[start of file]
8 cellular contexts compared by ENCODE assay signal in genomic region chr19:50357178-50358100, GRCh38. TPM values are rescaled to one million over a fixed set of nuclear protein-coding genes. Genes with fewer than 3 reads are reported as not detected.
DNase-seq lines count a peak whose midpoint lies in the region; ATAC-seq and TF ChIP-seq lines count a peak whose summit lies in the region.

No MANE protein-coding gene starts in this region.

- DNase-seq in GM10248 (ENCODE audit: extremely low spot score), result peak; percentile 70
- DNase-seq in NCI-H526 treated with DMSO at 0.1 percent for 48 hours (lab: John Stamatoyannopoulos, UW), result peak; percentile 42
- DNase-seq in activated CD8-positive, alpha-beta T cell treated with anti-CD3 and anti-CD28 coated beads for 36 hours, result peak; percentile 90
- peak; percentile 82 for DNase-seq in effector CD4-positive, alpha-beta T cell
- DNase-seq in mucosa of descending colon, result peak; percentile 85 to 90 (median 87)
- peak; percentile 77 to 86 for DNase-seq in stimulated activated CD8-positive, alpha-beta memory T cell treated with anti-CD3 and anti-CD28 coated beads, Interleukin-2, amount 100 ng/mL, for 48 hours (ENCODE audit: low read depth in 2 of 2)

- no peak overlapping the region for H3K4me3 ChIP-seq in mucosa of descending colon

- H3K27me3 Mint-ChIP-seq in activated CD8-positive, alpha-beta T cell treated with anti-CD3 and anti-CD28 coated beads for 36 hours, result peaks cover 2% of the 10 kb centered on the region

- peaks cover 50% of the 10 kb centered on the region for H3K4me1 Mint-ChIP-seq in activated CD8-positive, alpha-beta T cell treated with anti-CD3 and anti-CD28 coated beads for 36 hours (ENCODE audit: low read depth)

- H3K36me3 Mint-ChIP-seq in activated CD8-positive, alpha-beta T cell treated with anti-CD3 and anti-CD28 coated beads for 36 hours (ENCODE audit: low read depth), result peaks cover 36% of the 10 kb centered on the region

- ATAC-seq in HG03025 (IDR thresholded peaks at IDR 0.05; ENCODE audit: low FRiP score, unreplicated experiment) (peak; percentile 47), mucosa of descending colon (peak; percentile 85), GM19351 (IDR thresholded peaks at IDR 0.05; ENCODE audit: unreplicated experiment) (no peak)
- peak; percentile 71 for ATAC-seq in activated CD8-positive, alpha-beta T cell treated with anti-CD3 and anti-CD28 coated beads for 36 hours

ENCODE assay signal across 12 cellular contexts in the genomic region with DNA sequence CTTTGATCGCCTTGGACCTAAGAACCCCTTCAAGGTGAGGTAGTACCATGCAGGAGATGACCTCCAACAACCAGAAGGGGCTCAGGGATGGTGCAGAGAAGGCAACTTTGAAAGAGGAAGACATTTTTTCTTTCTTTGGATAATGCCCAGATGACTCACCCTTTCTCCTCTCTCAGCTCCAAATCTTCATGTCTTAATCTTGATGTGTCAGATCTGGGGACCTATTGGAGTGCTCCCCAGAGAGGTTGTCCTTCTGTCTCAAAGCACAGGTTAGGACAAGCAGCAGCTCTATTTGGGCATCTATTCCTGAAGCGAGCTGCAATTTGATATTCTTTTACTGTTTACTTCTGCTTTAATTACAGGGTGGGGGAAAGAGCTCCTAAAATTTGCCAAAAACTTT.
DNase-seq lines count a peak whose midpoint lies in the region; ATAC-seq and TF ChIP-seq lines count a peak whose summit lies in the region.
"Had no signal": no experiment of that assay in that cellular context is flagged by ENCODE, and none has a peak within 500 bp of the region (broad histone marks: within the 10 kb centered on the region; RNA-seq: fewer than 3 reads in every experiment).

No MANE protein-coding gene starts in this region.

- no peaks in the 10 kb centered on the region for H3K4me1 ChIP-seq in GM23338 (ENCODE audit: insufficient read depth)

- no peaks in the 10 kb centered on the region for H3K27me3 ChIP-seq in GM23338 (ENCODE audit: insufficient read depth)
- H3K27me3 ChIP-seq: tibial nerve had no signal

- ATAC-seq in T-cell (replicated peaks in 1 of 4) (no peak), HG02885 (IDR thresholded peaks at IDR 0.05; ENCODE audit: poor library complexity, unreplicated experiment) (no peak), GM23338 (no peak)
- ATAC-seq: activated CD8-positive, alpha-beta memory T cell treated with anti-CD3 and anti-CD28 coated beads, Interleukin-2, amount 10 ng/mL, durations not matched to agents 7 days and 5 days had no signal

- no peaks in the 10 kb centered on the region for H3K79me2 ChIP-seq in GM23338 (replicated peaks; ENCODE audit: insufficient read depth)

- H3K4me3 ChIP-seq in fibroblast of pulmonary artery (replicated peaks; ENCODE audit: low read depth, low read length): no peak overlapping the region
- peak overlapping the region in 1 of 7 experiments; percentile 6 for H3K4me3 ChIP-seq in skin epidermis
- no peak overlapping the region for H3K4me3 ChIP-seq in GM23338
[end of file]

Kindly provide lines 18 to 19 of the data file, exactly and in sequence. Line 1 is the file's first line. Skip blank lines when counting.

"Had no signal": no experiment of that assay in that cellular context is flagged by ENCODE, and none has a peak within 500 bp of the region (broad histone marks: within the 10 kb centered on the region; RNA-seq: fewer than 3 reads in every experiment).

No MANE protein-coding gene starts in this region.